Edge AI Evangelist’s Thoughts Vol. 13: Bluetooth Microcontrollers

Edge AI Evangelist’s Thoughts Vol. 13: Bluetooth Microcontrollers

Hello everyone, I’m Haruyuki Tago, Edge Evangelist at HACARUS Tokyo R&D center.

In this series of articles, I will share some insights from my decades of experience in the semiconductor industry and I will comment on various AI industry-related topics from my unique perspective.

In today’s article, we are on the hunt for a microcontroller with Bluetooth functionality that is suitable for data collection in edge AI systems.

Bluetooth Enabled Microcontrollers

Bluetooth technology has been around since 1999, and now it is a common feature in all smart devices. Bluetooth enables wireless communication for exchanging data communications between digital devices over short distances. Bluetooth technology can be found in a wide range of products including computer mice, earphones, smartwatches, speakers, and healthcare devices. 

Bluetooth technology also has a plethora of industrial applications. It can be used by administrators for factory and building management. Utilizing Bluetooth, it is possible to collect and control sensor data from remote locations (e.g., temperature and humidity readings in various locations in a building) to a controller without wiring. This type of sensor reading technology is also incorporated into medical equipment.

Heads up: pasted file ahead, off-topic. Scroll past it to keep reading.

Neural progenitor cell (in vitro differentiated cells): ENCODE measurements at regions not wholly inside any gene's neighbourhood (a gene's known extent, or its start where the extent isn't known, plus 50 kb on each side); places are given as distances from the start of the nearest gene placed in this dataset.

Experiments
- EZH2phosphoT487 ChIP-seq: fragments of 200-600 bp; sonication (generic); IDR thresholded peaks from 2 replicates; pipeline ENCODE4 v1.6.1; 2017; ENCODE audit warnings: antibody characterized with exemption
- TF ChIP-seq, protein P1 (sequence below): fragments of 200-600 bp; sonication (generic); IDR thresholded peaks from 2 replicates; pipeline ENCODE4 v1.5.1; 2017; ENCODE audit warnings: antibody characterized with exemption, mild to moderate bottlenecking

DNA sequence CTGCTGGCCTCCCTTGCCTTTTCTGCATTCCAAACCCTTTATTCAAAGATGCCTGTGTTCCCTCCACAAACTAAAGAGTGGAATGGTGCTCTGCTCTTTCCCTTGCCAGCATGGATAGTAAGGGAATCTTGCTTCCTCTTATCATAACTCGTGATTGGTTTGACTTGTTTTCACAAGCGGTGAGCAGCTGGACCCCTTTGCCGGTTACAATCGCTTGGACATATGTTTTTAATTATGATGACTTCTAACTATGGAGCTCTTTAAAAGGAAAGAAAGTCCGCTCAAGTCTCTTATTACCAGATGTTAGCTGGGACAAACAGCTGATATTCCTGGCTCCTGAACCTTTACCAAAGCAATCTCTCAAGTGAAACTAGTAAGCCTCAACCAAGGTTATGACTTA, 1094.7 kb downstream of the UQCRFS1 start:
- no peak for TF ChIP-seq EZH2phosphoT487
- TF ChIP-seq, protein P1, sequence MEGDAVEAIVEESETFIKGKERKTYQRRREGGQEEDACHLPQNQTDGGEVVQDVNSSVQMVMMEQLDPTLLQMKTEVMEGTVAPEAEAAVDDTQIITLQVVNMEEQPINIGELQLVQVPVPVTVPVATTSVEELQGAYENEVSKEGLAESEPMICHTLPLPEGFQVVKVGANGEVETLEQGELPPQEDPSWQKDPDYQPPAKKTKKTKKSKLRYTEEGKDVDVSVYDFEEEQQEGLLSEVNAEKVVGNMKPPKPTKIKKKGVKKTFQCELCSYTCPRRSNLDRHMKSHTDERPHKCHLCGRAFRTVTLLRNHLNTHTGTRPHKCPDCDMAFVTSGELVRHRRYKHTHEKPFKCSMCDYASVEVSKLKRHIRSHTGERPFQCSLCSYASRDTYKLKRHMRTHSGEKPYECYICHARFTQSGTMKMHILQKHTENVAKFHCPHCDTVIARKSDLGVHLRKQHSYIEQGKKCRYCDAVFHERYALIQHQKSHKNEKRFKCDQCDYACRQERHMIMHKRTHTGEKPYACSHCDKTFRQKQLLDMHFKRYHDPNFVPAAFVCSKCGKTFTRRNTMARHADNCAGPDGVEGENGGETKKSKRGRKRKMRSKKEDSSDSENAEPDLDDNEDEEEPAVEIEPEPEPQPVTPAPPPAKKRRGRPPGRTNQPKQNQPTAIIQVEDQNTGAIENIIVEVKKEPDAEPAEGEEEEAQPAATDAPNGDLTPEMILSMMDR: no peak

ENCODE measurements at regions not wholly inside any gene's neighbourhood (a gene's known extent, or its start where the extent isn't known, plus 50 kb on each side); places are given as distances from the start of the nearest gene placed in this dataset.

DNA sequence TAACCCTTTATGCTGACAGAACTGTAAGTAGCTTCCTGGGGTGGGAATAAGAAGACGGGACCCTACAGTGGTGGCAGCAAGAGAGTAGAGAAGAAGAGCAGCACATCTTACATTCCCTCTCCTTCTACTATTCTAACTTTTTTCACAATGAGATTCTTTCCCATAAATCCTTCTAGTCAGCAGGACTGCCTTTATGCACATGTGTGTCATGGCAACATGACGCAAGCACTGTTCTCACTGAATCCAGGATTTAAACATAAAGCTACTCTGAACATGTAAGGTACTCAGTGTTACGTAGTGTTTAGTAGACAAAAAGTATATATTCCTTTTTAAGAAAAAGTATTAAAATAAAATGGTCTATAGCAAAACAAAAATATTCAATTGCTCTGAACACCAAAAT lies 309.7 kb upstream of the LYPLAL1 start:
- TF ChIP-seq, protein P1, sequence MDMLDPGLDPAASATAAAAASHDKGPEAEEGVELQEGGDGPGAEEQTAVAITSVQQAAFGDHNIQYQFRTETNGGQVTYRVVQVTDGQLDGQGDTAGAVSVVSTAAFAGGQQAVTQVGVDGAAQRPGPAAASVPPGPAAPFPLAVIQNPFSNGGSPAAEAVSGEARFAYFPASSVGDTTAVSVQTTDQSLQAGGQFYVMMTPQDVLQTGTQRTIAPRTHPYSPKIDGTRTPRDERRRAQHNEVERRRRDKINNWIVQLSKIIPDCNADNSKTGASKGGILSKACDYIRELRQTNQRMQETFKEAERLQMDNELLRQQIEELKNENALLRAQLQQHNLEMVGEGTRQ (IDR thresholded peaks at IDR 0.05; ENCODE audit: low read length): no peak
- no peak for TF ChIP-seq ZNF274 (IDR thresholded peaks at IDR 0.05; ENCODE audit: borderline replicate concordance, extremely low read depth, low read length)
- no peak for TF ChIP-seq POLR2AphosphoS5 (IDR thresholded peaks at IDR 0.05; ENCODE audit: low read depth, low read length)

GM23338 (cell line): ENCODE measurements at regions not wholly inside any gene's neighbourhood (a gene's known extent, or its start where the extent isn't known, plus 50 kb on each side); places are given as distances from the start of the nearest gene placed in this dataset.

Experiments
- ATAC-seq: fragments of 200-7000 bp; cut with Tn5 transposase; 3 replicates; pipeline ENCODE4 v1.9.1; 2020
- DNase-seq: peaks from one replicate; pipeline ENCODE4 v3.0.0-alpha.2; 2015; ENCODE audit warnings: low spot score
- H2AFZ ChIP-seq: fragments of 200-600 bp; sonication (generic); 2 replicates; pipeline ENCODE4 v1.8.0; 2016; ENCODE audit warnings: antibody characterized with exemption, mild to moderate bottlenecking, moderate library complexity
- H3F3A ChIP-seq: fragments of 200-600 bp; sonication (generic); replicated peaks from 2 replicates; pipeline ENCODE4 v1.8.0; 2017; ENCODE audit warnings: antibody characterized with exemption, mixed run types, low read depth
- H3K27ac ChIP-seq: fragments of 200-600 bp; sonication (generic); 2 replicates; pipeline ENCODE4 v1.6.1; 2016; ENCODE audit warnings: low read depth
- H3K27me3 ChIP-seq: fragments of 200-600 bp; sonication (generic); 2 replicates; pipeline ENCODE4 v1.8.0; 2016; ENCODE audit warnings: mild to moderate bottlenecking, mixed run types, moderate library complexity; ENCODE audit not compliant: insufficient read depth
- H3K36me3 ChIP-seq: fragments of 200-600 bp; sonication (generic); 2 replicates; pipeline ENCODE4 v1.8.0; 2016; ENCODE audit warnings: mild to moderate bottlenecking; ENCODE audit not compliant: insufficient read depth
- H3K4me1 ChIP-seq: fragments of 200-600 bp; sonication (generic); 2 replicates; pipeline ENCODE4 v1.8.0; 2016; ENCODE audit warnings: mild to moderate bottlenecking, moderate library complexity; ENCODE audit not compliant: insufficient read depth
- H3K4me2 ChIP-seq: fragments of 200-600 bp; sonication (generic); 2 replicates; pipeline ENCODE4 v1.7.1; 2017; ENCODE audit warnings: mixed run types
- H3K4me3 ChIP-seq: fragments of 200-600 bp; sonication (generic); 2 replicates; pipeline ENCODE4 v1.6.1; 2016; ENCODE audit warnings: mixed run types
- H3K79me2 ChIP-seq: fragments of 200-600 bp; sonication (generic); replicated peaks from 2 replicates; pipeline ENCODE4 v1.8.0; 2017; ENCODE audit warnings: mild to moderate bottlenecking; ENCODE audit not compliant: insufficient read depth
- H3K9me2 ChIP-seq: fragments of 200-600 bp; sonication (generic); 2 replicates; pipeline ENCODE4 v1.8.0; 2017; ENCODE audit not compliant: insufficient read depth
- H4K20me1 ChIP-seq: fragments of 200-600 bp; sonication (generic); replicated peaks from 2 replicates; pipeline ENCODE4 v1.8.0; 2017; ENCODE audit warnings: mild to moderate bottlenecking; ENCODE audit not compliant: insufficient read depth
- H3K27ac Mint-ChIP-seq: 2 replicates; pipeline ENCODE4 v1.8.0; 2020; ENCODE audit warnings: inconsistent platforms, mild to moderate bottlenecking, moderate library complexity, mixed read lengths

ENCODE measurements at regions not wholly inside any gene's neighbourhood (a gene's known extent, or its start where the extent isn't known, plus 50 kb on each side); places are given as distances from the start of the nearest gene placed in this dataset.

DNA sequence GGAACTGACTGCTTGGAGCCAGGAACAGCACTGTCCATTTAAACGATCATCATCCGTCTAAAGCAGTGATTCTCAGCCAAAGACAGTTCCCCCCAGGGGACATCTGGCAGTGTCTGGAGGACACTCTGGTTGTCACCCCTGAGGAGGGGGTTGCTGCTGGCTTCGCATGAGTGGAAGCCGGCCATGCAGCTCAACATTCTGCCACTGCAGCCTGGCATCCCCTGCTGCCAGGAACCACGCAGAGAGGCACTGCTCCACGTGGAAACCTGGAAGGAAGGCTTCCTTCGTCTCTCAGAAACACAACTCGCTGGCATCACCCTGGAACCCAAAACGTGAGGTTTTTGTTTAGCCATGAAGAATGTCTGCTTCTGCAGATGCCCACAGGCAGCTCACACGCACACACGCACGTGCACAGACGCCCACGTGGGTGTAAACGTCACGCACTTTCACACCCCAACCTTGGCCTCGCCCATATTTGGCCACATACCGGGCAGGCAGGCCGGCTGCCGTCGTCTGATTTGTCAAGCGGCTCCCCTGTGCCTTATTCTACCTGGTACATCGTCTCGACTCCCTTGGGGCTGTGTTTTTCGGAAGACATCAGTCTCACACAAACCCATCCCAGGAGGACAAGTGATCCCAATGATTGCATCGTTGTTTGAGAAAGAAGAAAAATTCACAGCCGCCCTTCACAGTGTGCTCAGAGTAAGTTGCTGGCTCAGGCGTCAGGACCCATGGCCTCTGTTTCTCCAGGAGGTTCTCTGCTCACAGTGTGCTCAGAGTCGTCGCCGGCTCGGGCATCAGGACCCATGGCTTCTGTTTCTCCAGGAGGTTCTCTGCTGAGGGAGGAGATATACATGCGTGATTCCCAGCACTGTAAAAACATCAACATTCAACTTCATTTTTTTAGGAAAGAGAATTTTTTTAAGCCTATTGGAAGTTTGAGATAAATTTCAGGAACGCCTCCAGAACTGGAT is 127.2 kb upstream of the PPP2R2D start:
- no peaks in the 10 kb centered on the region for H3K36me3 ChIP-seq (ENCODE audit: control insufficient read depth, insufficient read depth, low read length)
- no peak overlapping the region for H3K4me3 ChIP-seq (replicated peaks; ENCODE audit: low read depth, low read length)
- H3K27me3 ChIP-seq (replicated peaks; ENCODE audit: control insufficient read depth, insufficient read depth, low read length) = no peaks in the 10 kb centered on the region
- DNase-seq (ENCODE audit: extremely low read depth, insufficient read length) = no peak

Recently, there have been several microprocessor products that have been released with Bluetooth communication functionality. In the remainder of this article, I will refer to these microcontrollers as BT-MCUs. since these microcontrollers will be used to collect data for edge AI systems, we will look at BT-MCUs that meet the following criteria. 

  1. The device must comply with the radio laws of each country it will be operated in since Bluetooth devices emit radio waves. Each country has different laws regarding radio wave compliance, but certain BT-MCUs have already received the Technical Regulations Conformity Certification (GITEKI) in Japan, the Fcc/ISD certification in North America, and the CE certification in Europe [2].
  2. The device must have a way to predict the battery life. Most Bluetooth microcontrollers are designed to run on batteries (e.g., coin cell batteries), which have low power consumption and a wide operating voltage range. The battery life of a Bluetooth microcontroller depends largely on the amount of data transmission and reception and the frequency of operation. It is important to measure the power consumption under actual operating conditions to predict the battery life.
  3. The device must run on Bluetooth 5.0 or higher and meet low energy standards.
  4. The device must be available for purchase at electronic component sales sites. It must also be purchasable in single-unit orders.

SoC, Module, & Development Boards

Now that our evaluation criteria are set, let’s begin to look at the design and components of a BT-MCU. Figure 1 shows the block diagrams and example designs for the Bluetooth microcontroller, module, and development board for the BT-MCU. 


A 3 part figure that shows the block diagram and an example image of microprocessor SoC, modules, and development boards.

Figure 1. Block Diagram & product Examples of Soc, Module, & Development Board [3][4][7]